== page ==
public validate(control: AbstractControl): { [key: string]: any } {
        return this._validator(control);
    }
}

Create another one for max, add it into the declarations in your module, and you’re all set.

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21 SEP 2017

If you're making iframe content for another website, here's how to do it better

Iframes are not usually the posterboy of a quality web experience. But they are useful, and part of my dayjob used to be making a site that could be iframed into other organisation’s websites.

A lot of getting iframes right is to do with good design, communication, documentation etc. But let’s talk about two things you can do in your code right now to improve any iframed application you might be distributing.

Support resizing through the iframe

Go and use David J. Bradshaw’s iframe-resizer code. This is a fantastic bit of code, and the readme is easy to follow.

Be sure to turn the scroll bar off. A scrolling box within another page doesn’t look or feel good. Taking the scroll bar away also encourages the host page builder to give your site the space it needs to breath.

Make embedding your site easy

Make it extremely difficult to screw up and make the default behaviour good. This is what it takes to embed the content I work on:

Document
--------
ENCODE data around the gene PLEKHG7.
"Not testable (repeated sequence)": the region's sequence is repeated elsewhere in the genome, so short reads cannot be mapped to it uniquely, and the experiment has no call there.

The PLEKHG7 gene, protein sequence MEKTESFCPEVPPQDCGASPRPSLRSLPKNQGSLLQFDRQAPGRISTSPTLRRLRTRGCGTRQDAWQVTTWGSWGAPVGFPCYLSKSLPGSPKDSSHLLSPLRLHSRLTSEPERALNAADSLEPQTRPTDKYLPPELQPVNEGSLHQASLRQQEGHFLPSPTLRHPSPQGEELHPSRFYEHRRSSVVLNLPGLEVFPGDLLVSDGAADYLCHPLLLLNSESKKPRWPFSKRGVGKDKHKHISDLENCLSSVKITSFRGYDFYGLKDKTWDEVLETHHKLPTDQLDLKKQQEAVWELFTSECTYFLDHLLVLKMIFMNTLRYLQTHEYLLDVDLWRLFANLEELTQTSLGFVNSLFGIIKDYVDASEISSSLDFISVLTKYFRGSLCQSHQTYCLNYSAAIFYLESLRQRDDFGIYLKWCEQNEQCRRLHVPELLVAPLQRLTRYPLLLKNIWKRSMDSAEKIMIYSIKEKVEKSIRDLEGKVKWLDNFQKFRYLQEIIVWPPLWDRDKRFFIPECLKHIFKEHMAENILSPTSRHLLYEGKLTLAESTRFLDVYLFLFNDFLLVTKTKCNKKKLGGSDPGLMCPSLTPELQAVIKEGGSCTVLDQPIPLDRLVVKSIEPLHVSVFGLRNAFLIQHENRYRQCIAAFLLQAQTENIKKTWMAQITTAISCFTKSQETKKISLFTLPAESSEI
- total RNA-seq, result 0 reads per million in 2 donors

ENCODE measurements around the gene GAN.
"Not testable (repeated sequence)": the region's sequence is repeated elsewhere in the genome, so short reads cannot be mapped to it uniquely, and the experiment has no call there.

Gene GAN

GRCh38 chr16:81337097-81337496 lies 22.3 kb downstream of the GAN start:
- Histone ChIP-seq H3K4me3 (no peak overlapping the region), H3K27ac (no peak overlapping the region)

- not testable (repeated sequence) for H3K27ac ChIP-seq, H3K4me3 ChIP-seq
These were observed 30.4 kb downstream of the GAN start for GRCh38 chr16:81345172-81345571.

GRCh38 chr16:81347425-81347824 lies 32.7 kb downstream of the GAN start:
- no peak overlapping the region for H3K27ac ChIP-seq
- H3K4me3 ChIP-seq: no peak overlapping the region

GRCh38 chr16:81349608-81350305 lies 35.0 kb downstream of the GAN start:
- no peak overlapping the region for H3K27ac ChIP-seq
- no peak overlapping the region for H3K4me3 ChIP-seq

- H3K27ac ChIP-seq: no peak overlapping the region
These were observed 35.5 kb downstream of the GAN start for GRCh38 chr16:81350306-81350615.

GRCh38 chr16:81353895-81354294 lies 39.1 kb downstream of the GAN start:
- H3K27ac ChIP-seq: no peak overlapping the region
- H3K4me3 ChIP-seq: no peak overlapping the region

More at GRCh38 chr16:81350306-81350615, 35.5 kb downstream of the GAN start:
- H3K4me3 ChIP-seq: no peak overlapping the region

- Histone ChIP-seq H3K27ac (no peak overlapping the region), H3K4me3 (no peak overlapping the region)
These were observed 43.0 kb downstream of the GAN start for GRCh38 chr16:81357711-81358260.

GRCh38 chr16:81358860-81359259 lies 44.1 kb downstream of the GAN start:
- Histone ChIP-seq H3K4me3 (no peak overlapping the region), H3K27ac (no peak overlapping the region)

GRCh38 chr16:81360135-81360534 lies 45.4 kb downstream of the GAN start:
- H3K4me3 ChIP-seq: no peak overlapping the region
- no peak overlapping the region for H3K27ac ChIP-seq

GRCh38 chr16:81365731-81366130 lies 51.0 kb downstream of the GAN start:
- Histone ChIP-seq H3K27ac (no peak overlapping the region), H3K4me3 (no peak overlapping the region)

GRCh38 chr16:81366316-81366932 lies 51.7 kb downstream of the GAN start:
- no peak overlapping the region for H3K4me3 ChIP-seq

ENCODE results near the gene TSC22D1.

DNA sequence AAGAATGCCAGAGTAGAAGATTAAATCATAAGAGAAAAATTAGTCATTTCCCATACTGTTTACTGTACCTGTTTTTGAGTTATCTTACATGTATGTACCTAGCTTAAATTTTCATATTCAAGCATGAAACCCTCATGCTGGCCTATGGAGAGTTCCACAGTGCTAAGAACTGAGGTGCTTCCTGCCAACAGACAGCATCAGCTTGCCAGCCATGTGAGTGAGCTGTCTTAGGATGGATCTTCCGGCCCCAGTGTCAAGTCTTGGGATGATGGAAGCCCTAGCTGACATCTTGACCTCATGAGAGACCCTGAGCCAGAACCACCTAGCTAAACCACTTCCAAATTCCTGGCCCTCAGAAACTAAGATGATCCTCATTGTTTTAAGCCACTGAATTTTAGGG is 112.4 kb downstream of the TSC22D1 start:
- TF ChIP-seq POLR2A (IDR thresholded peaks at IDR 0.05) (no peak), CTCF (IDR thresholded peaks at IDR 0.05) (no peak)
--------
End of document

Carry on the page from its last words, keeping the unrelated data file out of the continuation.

<section id="nathan_thing">
        <noscript>Please enable JavaScript to view nathan's stuff</noscript>
</section>
<script>
    function nathan_config() {
        this.subroute = "YOUR_SUBROUTE";
    };
</script>
<script src="https://wheremyembedscriptis.com/assets/embed.min.js"></script>

There’s very little here to get wrong. The person copying this code doesn’t even have to know what an iframe is, they don’t even have to know where my site is hosted, and I can change it at any time.

That’s because my embed script looks like this:

/**
 * Embeds the iframe into <section id="nathan_thing"></section>
 */
(function () {
    var config = new window.nathan_config();
    var baseUrl = "https://whenmysiteis.com/";

    var html = '<iframe id="nathans-id"' +
        ' src="' + baseUrl + config.subroute + '/someroute"' +